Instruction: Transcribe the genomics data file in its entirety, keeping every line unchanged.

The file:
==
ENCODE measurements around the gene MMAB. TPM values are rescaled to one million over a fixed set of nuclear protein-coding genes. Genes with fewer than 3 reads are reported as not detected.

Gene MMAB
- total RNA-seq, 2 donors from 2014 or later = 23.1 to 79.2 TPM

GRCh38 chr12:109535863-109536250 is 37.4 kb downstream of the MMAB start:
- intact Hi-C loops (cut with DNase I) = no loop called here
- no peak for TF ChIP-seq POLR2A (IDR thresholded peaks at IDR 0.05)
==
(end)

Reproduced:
ENCODE measurements around the gene MMAB. TPM values are rescaled to one million over a fixed set of nuclear protein-coding genes. Genes with fewer than 3 reads are reported as not detected.

Gene MMAB
- total RNA-seq, 2 donors from 2014 or later = 23.1 to 79.2 TPM

GRCh38 chr12:109535863-109536250 is 37.4 kb downstream of the MMAB start:
- intact Hi-C loops (cut with DNase I) = no loop called here
- no peak for TF ChIP-seq POLR2A (IDR thresholded peaks at IDR 0.05)